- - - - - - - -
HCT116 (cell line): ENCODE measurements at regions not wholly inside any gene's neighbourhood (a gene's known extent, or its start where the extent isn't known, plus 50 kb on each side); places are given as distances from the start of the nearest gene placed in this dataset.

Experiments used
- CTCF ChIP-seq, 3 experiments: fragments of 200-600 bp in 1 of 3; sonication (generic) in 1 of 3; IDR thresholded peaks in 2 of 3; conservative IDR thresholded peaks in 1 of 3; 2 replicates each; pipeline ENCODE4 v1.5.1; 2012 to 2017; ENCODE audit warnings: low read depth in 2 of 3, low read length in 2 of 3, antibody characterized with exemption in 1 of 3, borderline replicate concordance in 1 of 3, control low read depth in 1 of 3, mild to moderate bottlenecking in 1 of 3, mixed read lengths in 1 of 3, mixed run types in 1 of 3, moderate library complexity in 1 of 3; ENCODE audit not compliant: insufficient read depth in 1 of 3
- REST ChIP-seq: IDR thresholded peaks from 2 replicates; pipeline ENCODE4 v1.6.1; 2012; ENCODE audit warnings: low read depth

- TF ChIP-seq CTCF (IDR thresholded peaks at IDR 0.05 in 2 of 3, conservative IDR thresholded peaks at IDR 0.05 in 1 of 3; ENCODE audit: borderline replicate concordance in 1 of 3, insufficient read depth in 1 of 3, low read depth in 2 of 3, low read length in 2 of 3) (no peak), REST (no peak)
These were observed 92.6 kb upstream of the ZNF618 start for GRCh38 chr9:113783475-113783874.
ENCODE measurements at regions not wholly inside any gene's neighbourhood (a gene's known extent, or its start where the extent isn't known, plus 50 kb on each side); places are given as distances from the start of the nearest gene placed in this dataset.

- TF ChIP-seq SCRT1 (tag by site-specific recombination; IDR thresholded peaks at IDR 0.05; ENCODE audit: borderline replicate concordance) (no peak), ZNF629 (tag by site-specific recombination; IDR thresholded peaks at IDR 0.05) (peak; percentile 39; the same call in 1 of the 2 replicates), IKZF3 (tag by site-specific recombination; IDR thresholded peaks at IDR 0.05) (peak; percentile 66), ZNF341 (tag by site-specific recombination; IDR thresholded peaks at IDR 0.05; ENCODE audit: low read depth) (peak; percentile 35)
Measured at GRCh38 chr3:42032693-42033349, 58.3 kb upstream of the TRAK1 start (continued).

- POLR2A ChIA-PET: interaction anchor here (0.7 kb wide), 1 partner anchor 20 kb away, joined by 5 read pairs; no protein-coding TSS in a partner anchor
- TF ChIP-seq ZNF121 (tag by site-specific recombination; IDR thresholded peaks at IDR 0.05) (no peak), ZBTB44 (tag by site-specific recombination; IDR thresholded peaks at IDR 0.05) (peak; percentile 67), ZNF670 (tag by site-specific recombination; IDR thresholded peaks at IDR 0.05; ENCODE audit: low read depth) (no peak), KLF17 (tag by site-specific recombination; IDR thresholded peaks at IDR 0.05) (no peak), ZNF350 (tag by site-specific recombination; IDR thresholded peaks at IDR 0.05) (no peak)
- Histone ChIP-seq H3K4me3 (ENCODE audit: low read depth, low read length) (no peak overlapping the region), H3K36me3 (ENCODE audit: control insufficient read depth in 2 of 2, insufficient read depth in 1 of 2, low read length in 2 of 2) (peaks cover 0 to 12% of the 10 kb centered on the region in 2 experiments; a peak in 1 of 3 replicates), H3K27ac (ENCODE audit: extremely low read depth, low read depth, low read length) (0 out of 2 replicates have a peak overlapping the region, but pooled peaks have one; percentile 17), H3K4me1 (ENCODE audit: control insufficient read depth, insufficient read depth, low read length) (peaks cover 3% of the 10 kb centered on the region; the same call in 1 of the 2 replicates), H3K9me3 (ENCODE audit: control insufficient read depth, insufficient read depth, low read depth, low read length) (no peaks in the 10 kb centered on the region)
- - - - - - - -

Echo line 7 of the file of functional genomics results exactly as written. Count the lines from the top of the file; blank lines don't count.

ENCODE measurements at regions not wholly inside any gene's neighbourhood (a gene's known extent, or its start where the extent isn't known, plus 50 kb on each side); places are given as distances from the start of the nearest gene placed in this dataset.